Scanalytics may have been the last relatively well-established company to be snatched up by an HCS provider when it announced it had been acquired by BD's Atto Bioscience division earlier this month (see related story, this issue), but it is not the last image-analysis firm out there.
In the past year, for example, nascent biotechs Definiens and Vala Sciences have unveiled image-analysis software for HCS.
Definiens has been around a bit longer, and has already aligned itself with HCS vendor Evotec Technologies, as well as drug-discovery firms BioImage and Cenix Bioscience. And indeed, as evidenced by recent comments made by Max Planck Institute's Ivan Baines in an interview with CBA News, the Definiens software provides added utility to Acapella, the image-analysis package that comes with Opera (see CBA News, 7/1//2005).
Vala was founded by former Q3DM founder Jeff Price, whose former company was eventually acquired by Beckman Coulter for its imaging capabilities. Vala announced its presence on the scene in February, and soon thereafter began shipping its first products to a few undisclosed customers, Price told CBA News at the time. Vala has yet to publicly disclose a software customer; however, it is also bundling assay reagents with its software.
Price himself told CBA News at that time that Vala was exploring partnerships with instrument manufacturers to validate its software and reagents on their imaging systems because he felt it was important that the software not be linked to any one platform.
Definiens and Vala Sciences are toast. They're completely toast. The reality is that once a person buys the box, they expect the software to be with it. Once you've bundled the software with the hardware, an independent software vendor is toast."
But with big HCS providers snatching up software vendors like hotcakes, and the competitive threat of open-access image-analysis software being developed by Whitehead Institute researchers looming (see CBA News, 7/4/2005), how long will companies such as Definiens and Vala Sciences remain independent?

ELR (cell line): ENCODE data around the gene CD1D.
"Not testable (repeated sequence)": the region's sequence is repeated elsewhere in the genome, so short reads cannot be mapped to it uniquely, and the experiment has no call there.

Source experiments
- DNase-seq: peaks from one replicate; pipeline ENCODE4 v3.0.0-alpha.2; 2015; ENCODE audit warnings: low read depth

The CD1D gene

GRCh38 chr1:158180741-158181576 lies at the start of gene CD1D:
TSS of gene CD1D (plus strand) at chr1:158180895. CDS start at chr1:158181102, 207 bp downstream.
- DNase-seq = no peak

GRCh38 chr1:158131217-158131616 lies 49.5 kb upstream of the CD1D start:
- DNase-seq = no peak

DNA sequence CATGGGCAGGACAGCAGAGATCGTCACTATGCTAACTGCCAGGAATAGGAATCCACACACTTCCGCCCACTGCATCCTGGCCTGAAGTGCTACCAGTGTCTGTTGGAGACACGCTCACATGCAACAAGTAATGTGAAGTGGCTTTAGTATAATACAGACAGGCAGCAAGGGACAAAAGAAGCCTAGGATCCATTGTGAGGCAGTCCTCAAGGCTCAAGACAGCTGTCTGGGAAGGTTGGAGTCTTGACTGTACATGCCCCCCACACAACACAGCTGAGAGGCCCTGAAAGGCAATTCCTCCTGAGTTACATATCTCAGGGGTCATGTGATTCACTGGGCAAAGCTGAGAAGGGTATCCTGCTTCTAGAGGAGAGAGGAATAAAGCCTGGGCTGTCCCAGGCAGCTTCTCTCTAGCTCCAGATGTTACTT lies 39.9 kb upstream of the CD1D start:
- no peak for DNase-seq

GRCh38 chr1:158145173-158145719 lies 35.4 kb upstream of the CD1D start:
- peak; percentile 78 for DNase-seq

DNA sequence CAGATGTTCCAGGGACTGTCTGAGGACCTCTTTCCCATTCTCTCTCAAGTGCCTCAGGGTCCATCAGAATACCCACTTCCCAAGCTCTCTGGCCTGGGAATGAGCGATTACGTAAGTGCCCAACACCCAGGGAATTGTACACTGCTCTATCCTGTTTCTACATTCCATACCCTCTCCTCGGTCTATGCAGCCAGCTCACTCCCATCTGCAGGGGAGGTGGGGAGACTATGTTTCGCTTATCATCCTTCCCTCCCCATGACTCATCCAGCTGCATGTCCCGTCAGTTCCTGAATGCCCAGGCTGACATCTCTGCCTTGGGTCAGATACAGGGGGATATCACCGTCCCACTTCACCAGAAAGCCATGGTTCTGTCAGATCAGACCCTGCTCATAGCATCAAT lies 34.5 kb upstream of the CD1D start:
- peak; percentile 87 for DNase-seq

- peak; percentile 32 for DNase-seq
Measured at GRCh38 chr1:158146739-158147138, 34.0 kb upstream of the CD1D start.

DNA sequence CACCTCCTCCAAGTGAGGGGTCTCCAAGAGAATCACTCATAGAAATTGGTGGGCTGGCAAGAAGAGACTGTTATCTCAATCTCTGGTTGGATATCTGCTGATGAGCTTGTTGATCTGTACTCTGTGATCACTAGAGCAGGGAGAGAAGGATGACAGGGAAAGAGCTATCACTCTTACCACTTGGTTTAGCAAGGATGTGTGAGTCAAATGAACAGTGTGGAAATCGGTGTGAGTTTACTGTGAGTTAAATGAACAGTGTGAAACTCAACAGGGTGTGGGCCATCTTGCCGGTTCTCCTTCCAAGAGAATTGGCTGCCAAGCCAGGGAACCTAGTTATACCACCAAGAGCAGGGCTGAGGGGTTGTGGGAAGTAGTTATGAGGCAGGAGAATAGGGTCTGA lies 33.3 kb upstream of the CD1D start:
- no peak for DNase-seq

Not very long, according to one industry insider who requested anonymity because of his current affiliation with a screening technology vendor. "They're toast. They're completely toast. The reality is that once a person buys the box, they expect the software to be with it. Once you've bundled the software with the hardware, an independent software vendor is toast.
"So someone like Definiens, which has really hot software, is never going to make it," he added. "By and large, informatics fails because of that reason. You have to ask the real question: 'Do you need the precision that a better algorithm brings? When it's good enough, are people going to spend money to get better?' On the analysis [side], there is just no way a company can capture a real revenue stream."
Others disagree. One researcher in the high-content screening division of a top-10 pharmaceutical company, who wished to remain anonymous due to company policy, told CBA News that independent software vendors could remain viable with unique offerings and aggressive pricing.
"The cell analysis software on our instrument has not always met our needs," the source said. "There are a number of applications on our current instrument that are adequate for certain biology, and then there is other biology where we've had a very difficult time capturing the kind of quantitation we wanted.
"I've found that some of the independent software companies do offer more sophisticated solutions to image-analysis than some of the current packages that come with the instrument software," the source added.
The researcher also told CBA News that the pharma company was in fact pursuing some independent analysis packages, including Definiens' Cellenger and Molecular Devices' MetaMorph, which MDCC sells as a standalone offering.
"We find that they are not so pricey that we can't have them as supplementary packages to use with our instrumentation," the source said. "In that sense, if the company can offer competitive pricing and something unique, that there is certainly a place for them. But I know the companies that manufacture the hardware are hungry for some of the features that these more sophisticated packages offer, so it's very possible that they will make offers to purchase those companies."
— Ben Butkus ([email protected])